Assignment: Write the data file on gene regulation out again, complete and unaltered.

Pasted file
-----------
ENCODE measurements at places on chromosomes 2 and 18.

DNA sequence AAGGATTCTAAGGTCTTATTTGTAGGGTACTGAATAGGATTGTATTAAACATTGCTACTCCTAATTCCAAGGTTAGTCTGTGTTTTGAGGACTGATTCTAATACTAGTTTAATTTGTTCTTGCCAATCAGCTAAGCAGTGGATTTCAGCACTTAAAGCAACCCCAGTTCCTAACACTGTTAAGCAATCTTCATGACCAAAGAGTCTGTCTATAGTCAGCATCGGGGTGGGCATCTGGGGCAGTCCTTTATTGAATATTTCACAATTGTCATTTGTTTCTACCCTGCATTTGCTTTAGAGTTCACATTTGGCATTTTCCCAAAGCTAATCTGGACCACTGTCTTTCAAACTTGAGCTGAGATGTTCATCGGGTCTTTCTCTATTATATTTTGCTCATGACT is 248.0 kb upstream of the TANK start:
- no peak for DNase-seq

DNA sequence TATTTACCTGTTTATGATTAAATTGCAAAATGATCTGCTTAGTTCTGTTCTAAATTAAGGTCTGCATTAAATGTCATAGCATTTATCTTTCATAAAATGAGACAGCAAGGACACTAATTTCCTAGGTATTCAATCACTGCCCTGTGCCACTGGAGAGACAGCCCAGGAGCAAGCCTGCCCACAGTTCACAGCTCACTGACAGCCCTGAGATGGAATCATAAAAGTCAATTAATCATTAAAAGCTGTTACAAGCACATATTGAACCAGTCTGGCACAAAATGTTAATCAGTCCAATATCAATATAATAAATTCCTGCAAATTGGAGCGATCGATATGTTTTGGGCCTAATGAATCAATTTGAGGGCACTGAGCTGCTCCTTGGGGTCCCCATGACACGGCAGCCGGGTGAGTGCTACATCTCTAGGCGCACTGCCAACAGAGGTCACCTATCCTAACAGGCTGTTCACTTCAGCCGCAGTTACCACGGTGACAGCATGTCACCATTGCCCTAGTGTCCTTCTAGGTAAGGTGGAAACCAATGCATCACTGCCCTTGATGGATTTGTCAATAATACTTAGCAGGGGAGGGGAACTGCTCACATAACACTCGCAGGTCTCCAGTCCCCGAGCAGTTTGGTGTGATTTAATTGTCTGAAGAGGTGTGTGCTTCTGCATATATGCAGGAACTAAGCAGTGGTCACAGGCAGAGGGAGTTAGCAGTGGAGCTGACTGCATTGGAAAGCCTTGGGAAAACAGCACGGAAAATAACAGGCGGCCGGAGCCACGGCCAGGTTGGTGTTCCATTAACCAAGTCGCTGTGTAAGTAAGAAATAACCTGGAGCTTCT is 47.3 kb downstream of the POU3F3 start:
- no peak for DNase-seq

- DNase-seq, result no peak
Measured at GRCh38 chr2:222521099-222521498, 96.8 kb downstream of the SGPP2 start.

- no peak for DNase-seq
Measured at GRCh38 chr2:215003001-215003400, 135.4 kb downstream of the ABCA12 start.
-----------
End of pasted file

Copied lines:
ENCODE measurements at places on chromosomes 2 and 18.

DNA sequence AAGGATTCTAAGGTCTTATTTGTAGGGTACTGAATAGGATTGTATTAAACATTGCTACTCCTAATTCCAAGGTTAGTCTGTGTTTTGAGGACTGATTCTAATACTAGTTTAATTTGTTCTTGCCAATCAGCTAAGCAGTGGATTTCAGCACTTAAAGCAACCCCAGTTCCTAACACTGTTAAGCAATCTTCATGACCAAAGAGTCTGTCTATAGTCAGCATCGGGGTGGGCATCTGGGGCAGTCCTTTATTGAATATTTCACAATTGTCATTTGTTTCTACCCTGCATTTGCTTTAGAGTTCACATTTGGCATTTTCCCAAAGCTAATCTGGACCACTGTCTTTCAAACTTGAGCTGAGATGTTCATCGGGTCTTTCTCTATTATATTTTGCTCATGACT is 248.0 kb upstream of the TANK start:
- no peak for DNase-seq

DNA sequence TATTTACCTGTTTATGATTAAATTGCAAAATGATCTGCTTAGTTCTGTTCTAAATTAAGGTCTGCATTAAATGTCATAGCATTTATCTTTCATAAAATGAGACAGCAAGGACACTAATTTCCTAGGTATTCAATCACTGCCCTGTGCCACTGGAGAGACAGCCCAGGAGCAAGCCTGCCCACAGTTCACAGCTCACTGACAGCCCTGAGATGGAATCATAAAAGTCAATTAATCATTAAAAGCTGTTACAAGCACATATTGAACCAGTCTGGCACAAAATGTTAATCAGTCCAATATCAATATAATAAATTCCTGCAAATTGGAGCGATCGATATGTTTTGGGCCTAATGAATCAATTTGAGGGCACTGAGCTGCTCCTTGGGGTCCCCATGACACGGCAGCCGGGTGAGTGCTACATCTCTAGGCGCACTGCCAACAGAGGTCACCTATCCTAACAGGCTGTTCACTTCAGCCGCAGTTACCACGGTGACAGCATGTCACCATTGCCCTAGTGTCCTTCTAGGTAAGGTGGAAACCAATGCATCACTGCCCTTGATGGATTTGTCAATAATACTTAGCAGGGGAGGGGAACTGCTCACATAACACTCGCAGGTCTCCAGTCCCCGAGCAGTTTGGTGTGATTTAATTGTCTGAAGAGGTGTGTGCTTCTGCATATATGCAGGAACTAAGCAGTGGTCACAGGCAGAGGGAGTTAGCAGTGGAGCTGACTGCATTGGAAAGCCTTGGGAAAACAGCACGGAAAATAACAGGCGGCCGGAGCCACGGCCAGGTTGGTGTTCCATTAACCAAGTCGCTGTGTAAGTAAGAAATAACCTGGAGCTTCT is 47.3 kb downstream of the POU3F3 start:
- no peak for DNase-seq

- DNase-seq, result no peak
Measured at GRCh38 chr2:222521099-222521498, 96.8 kb downstream of the SGPP2 start.

- no peak for DNase-seq
Measured at GRCh38 chr2:215003001-215003400, 135.4 kb downstream of the ABCA12 start.